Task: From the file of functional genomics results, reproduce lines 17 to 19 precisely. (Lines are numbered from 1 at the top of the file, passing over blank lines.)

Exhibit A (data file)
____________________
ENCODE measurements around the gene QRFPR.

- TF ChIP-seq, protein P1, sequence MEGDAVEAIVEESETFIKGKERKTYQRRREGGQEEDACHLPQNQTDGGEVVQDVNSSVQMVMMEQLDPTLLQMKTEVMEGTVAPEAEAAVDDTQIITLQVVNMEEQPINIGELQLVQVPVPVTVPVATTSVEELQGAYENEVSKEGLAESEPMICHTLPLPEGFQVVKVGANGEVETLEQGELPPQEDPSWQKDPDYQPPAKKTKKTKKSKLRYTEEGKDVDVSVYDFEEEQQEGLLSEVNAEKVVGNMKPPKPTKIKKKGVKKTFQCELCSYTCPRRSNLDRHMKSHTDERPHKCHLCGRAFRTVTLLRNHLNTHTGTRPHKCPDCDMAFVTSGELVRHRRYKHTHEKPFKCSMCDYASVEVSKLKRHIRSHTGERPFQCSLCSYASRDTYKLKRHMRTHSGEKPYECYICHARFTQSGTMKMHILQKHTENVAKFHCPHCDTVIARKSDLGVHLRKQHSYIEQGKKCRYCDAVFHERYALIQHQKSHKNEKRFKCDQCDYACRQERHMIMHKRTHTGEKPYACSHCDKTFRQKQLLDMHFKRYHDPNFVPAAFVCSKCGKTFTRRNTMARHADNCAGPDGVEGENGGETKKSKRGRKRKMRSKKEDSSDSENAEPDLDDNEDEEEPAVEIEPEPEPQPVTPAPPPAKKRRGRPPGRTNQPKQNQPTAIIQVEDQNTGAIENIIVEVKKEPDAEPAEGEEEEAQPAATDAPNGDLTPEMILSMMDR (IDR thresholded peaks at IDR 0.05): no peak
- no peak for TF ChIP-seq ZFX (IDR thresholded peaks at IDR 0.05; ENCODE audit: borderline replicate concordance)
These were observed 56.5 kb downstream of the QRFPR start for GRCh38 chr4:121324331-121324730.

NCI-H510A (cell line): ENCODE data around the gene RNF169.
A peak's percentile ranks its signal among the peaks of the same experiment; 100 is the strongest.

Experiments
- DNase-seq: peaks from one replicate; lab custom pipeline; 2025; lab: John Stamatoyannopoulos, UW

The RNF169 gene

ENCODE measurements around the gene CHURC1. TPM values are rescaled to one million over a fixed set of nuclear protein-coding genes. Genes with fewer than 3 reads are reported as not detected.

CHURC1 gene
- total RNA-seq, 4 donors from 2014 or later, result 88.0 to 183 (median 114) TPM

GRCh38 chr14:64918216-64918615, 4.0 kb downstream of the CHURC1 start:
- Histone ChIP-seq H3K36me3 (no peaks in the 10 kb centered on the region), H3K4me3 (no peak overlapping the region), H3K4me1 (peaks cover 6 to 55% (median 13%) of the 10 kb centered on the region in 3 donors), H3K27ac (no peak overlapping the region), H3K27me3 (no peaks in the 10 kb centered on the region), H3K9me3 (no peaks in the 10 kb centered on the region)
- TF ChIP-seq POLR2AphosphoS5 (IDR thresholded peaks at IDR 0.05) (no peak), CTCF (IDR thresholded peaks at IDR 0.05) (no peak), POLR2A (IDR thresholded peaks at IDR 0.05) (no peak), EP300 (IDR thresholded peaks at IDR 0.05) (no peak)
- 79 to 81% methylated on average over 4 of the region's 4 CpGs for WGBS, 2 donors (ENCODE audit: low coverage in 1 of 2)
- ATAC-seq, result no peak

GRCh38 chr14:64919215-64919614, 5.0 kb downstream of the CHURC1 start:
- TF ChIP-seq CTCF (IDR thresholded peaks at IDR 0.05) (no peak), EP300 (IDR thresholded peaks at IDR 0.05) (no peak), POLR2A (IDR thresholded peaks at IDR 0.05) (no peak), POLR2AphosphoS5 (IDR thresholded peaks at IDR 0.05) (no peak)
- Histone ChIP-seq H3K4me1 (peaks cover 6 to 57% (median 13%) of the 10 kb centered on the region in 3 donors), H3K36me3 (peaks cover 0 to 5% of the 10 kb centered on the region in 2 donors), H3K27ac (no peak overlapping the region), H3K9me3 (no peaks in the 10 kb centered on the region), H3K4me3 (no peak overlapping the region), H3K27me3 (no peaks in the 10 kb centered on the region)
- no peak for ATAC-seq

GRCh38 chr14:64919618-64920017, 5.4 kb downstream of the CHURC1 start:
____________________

- ATAC-seq, result no peak

GRCh38 chr14:64919215-64919614, 5.0 kb downstream of the CHURC1 start:
- TF ChIP-seq CTCF (IDR thresholded peaks at IDR 0.05) (no peak), EP300 (IDR thresholded peaks at IDR 0.05) (no peak), POLR2A (IDR thresholded peaks at IDR 0.05) (no peak), POLR2AphosphoS5 (IDR thresholded peaks at IDR 0.05) (no peak)